The foremost purpose of a mantra is to free the mind from anxieties and awaken our connection with the Transcendent Reality. Mantra is a sound vibration. There are said to be twenty thousand Sanskrit mantras or prayers. Some mantras, as mentioned in the Bible (In the Beginning was the Word. . . ), are used to create and some are meant to destroy. Some will ignite fire. Some mantras provide us with access to the various deities of universal affairs. Some offer specific benefits. Some open us to the light of cosmic Oneness known as Brahman. And some connect us to that Supreme Personality who is the source of all creation. Of course, the results of the mantra depends on the potency or the purity of the chanter.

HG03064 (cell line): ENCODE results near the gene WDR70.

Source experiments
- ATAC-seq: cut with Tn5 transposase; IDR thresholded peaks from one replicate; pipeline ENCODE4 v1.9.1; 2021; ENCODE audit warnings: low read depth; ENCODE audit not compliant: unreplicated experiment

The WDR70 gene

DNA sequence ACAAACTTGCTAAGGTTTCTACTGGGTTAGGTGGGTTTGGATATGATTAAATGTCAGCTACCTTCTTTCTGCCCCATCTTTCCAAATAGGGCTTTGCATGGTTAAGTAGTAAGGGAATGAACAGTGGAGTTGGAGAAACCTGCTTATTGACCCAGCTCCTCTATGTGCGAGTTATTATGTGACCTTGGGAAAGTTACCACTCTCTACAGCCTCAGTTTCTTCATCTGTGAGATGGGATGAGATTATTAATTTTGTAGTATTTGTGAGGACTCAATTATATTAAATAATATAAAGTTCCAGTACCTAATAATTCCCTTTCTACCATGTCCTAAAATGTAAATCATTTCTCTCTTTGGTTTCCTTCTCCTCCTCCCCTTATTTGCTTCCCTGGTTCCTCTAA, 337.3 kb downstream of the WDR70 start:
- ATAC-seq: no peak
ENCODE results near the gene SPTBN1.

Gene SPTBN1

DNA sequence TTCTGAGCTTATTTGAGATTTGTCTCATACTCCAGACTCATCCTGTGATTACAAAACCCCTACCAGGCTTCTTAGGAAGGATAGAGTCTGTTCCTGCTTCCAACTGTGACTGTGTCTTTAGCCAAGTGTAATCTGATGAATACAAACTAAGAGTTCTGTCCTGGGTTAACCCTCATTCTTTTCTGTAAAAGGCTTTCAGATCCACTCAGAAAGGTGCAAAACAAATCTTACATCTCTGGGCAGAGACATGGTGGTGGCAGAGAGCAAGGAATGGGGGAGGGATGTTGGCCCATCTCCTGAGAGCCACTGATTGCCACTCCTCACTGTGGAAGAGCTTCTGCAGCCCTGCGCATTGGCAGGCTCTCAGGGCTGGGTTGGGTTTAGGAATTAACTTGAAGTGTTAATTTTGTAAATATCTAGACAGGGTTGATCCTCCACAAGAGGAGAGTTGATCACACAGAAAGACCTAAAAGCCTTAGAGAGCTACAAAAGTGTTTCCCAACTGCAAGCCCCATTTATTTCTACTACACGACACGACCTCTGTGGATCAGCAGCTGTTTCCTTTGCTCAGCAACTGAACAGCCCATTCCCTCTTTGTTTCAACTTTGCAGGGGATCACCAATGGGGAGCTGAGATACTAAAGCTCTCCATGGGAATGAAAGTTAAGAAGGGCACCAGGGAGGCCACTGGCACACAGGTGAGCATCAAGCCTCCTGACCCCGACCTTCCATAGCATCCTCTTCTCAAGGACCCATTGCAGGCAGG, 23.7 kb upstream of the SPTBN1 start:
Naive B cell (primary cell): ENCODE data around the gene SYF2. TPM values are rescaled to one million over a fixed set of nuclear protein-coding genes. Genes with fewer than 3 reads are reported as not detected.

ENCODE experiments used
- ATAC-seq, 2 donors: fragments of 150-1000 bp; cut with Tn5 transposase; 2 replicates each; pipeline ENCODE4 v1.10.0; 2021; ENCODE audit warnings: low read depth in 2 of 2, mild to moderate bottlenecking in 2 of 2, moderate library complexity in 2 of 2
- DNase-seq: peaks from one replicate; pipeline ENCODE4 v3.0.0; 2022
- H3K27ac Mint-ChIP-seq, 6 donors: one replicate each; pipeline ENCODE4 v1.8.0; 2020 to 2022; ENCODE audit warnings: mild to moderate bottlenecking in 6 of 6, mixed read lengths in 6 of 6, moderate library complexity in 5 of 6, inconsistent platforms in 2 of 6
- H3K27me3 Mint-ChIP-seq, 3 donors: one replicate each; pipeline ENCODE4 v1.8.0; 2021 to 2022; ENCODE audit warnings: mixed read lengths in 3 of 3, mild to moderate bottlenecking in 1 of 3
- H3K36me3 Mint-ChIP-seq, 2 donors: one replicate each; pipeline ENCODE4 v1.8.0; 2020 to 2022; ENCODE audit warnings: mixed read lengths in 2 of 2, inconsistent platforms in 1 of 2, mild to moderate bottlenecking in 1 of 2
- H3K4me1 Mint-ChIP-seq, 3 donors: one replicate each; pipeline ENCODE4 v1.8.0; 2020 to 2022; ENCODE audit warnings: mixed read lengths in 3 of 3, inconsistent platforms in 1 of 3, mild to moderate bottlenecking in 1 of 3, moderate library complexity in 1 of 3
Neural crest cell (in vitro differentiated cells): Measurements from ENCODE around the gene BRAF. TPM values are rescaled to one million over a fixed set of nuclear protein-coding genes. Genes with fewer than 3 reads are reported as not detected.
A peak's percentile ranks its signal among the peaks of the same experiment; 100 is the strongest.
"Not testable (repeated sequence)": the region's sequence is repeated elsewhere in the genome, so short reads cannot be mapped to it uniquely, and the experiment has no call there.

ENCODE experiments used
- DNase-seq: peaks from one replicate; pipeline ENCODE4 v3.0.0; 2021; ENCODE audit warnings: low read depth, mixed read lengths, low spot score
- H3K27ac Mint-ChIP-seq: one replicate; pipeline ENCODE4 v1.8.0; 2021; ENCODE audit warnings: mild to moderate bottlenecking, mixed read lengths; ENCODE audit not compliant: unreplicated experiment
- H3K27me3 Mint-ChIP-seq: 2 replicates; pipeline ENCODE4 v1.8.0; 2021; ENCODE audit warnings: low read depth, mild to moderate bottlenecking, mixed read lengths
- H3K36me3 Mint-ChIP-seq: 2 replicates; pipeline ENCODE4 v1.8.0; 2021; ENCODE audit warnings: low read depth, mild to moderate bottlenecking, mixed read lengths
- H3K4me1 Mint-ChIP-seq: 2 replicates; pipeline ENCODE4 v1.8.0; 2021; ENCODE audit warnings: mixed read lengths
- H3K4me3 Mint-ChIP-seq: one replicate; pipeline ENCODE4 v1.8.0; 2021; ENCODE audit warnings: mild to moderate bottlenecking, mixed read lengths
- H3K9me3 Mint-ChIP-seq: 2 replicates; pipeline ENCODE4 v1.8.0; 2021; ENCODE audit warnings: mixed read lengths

In this age, one mantra is specifically referred to as the Maha-Mantra – the great mantra of freedom. This mantra is meant for everyone, to purify us and it can encompass the benefits of all the other mantras. The Maha-Mantra is specifically meant as a way for us to call upon the Lord for His guidance and protection. It is offered freely in a loving exchange. There should never be a charge for it.
Hare Krishna Hare Krishna Krishna Krishna Hare Hare
Hare Rama Hare Rama Rama Rama Hare Hare
Hare addresses the energy of the Lord
Krishna addresses God as the All Attractive One
Rama means the Supreme Enjoyer
Mantra is used both in personal meditation on prayer beads as japa (beads often kept in a bag). Below, Andy Fraenkel demonstrating japa.
And in congregational mediation, singing and playing musical instruments, in Kirtana or Sankirtana, as below in Vrindavan, India